"In fact, on occasion they carry this so far that scenes have to be 'shot' over several times because some person on the lot has been unable to withhold a chuckle and spoiled the sound track.
"For instance, in the Chicago night club scene of SONS OF THE DESERT, when Hardy, accompanied by Laurel, meets his practical-joking brother-in-law, Charley Chase, the antics of the trio so upset the entire staff that this one scene had to be 'shot' four different times before it was photographed correctly. Laurel's expression during one part of this action proved so funny that it completely upset the equanimity of Hardy and it was several minutes before the latter was able to regain his composure.
"It is undoubtedly this lighthearted manner of working that makes the efforts of this pair so outstandingly funny. Their buffoonery takes on an air that places these two in a niche all their own."
I showed this story to Hal Roach in 1979 for his comments. "Oh, what the hell, that happened all the time on our sets," he said. "We made comedies! I saw ruined takes in the rushes every day. I was never upset that it was costing me money; I was upset that we couldn't use some of the funniest scenes we saw every day -- the ones where actors and the crew just couldn't help themselves and laughed! Or somebody broke up. They were professionals, but they still broke up every so often. And you knew those were often the funniest scenes because they registered the biggest laughs when we saw them in the projection room, too. It's the price we paid -- you know what I mean? -- for making comedies designed to provoke laughter. We succeeded!"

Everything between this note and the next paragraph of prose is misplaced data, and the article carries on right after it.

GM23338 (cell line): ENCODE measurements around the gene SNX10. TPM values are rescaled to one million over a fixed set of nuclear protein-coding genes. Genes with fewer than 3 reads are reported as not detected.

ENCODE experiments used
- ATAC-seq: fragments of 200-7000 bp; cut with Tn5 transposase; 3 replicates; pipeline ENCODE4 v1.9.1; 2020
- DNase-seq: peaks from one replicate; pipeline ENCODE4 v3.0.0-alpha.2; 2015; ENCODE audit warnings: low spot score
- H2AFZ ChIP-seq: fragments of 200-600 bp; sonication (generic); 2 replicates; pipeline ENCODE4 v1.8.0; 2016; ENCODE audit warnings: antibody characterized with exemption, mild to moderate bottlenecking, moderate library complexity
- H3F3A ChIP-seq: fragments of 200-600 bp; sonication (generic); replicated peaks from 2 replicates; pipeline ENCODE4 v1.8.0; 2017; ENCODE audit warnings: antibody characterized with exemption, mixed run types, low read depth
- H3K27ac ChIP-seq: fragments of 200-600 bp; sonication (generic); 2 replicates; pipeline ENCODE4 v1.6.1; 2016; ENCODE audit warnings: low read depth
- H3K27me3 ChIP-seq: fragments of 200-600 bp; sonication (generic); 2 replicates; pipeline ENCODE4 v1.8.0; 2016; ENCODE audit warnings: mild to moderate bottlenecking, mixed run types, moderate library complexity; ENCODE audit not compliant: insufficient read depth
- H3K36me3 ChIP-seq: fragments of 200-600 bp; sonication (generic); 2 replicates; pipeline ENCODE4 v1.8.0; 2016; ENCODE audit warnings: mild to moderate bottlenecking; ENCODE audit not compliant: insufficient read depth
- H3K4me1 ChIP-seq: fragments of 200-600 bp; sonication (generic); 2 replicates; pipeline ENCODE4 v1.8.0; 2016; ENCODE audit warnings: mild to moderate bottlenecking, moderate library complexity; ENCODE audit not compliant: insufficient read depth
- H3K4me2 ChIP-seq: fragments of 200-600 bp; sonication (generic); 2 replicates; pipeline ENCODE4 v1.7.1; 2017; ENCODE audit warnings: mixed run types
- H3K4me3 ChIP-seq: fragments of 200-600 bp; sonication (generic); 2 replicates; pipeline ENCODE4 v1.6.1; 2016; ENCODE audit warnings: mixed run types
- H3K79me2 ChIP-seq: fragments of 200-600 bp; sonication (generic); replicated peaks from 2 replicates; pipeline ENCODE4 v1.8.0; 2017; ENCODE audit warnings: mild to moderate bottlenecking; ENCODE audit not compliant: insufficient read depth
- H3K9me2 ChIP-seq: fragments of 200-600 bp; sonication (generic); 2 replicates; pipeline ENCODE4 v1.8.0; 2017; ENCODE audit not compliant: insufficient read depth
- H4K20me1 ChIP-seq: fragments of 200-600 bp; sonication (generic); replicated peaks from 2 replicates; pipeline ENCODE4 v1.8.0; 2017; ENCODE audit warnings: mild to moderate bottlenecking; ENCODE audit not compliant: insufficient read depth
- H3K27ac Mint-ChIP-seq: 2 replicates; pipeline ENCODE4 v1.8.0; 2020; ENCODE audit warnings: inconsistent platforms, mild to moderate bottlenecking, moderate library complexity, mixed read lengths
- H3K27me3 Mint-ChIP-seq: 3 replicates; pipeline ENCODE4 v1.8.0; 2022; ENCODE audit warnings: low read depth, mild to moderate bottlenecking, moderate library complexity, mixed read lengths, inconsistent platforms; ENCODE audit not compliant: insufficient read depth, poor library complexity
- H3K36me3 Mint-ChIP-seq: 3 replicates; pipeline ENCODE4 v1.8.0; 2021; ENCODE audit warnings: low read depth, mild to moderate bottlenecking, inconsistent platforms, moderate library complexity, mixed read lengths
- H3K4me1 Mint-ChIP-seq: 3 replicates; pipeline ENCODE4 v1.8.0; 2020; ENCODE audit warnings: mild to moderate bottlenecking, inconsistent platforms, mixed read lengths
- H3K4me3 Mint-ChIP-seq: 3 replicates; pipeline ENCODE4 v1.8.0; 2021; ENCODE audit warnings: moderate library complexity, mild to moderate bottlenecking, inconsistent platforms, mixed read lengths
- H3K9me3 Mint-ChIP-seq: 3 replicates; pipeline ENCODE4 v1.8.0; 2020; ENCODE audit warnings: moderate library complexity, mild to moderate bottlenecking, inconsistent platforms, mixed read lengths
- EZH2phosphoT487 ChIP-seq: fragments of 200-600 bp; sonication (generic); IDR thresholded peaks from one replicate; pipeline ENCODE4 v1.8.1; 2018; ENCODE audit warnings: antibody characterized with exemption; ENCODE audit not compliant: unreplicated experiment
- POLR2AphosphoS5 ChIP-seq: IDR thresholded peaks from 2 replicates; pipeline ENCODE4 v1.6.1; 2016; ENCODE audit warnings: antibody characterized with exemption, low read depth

Roach seemed to be saying the funniest footage shot at the studio could not be used because it was so hilarious it made the talent lose their composure and drop their characterizations. And laughter being contagious, it made everyone in the screening room laugh all the harder. What happened to such footage? Would any of us move heaven and earth to find and screen these "spoiled" takes today? Whole-heartedly unanimous! Although there were stories some directors saved outtakes to run at parties, and a vault inventory in 1957 seemed to reflect many cans of such footage, none of it has surfaced, except for some mild footage used in THAT'S THAT. That hurts.